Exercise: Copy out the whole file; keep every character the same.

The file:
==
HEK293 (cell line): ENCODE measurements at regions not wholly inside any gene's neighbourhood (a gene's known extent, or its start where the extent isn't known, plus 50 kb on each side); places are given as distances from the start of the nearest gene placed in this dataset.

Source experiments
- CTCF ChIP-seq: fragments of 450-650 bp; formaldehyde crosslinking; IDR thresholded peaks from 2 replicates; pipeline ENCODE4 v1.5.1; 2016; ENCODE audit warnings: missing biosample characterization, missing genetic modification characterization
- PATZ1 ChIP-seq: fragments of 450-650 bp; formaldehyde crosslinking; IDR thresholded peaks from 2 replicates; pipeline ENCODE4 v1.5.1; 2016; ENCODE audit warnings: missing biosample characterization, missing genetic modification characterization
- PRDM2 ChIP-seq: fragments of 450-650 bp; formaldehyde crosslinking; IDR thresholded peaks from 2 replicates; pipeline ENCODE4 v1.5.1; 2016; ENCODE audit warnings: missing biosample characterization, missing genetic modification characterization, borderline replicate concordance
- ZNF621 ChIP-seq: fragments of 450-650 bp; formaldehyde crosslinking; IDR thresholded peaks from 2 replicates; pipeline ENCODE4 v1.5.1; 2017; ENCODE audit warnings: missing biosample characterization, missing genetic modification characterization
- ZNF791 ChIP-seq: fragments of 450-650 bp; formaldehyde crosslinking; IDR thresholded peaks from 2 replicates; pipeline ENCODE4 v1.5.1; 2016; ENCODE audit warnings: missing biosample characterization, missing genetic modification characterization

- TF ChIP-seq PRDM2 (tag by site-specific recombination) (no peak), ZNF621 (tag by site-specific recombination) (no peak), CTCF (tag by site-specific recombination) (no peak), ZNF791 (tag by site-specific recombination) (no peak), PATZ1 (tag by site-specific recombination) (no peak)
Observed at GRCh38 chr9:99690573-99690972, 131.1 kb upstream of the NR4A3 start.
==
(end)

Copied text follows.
HEK293 (cell line): ENCODE measurements at regions not wholly inside any gene's neighbourhood (a gene's known extent, or its start where the extent isn't known, plus 50 kb on each side); places are given as distances from the start of the nearest gene placed in this dataset.

Source experiments
- CTCF ChIP-seq: fragments of 450-650 bp; formaldehyde crosslinking; IDR thresholded peaks from 2 replicates; pipeline ENCODE4 v1.5.1; 2016; ENCODE audit warnings: missing biosample characterization, missing genetic modification characterization
- PATZ1 ChIP-seq: fragments of 450-650 bp; formaldehyde crosslinking; IDR thresholded peaks from 2 replicates; pipeline ENCODE4 v1.5.1; 2016; ENCODE audit warnings: missing biosample characterization, missing genetic modification characterization
- PRDM2 ChIP-seq: fragments of 450-650 bp; formaldehyde crosslinking; IDR thresholded peaks from 2 replicates; pipeline ENCODE4 v1.5.1; 2016; ENCODE audit warnings: missing biosample characterization, missing genetic modification characterization, borderline replicate concordance
- ZNF621 ChIP-seq: fragments of 450-650 bp; formaldehyde crosslinking; IDR thresholded peaks from 2 replicates; pipeline ENCODE4 v1.5.1; 2017; ENCODE audit warnings: missing biosample characterization, missing genetic modification characterization
- ZNF791 ChIP-seq: fragments of 450-650 bp; formaldehyde crosslinking; IDR thresholded peaks from 2 replicates; pipeline ENCODE4 v1.5.1; 2016; ENCODE audit warnings: missing biosample characterization, missing genetic modification characterization

- TF ChIP-seq PRDM2 (tag by site-specific recombination) (no peak), ZNF621 (tag by site-specific recombination) (no peak), CTCF (tag by site-specific recombination) (no peak), ZNF791 (tag by site-specific recombination) (no peak), PATZ1 (tag by site-specific recombination) (no peak)
Observed at GRCh38 chr9:99690573-99690972, 131.1 kb upstream of the NR4A3 start.